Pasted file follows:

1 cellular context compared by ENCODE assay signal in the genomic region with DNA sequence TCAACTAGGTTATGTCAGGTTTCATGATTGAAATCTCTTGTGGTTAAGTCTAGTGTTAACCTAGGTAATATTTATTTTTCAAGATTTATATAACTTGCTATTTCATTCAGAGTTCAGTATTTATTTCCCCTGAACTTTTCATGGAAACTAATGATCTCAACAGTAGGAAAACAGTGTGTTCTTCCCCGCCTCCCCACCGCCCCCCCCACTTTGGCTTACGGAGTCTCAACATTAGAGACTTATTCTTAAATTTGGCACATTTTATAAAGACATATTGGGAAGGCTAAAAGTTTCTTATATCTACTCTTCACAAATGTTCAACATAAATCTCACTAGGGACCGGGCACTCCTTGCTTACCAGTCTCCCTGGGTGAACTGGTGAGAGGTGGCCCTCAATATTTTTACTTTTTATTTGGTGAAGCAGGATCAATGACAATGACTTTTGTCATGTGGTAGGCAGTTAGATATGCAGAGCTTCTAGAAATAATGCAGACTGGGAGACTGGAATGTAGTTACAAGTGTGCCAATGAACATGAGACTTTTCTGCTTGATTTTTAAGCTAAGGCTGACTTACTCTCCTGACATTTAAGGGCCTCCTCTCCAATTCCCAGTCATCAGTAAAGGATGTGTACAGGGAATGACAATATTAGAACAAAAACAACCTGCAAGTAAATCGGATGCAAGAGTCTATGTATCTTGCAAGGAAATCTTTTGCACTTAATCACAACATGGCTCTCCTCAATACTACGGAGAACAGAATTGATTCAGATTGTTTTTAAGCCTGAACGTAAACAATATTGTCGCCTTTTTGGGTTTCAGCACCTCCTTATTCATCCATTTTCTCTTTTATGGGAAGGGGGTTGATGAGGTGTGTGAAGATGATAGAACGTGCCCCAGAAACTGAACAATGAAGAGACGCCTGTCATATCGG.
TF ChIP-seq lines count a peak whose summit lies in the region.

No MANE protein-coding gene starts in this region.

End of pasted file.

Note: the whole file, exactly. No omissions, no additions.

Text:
1 cellular context compared by ENCODE assay signal in the genomic region with DNA sequence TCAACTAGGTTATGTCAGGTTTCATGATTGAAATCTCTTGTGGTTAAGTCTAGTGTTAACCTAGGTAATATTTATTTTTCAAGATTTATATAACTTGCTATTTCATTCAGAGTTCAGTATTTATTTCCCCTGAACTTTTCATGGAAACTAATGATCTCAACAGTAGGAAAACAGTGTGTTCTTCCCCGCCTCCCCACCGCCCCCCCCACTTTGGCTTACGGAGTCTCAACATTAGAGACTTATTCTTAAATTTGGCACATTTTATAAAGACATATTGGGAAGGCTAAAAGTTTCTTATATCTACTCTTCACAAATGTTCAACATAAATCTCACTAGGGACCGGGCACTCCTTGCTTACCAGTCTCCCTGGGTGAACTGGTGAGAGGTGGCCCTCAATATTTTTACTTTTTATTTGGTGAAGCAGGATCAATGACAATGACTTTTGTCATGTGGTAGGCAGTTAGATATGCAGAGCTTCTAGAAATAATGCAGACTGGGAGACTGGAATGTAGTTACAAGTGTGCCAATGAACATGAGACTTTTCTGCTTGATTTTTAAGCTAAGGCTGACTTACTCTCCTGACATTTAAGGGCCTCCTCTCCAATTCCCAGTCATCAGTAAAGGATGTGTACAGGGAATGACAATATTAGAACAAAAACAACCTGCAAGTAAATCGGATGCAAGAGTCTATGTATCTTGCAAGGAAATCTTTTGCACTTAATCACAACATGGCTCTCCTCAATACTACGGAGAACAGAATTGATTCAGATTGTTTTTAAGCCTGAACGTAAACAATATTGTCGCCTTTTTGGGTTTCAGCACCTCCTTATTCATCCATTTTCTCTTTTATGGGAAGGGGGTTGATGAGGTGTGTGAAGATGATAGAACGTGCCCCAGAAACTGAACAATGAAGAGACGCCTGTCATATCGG.
TF ChIP-seq lines count a peak whose summit lies in the region.

No MANE protein-coding gene starts in this region.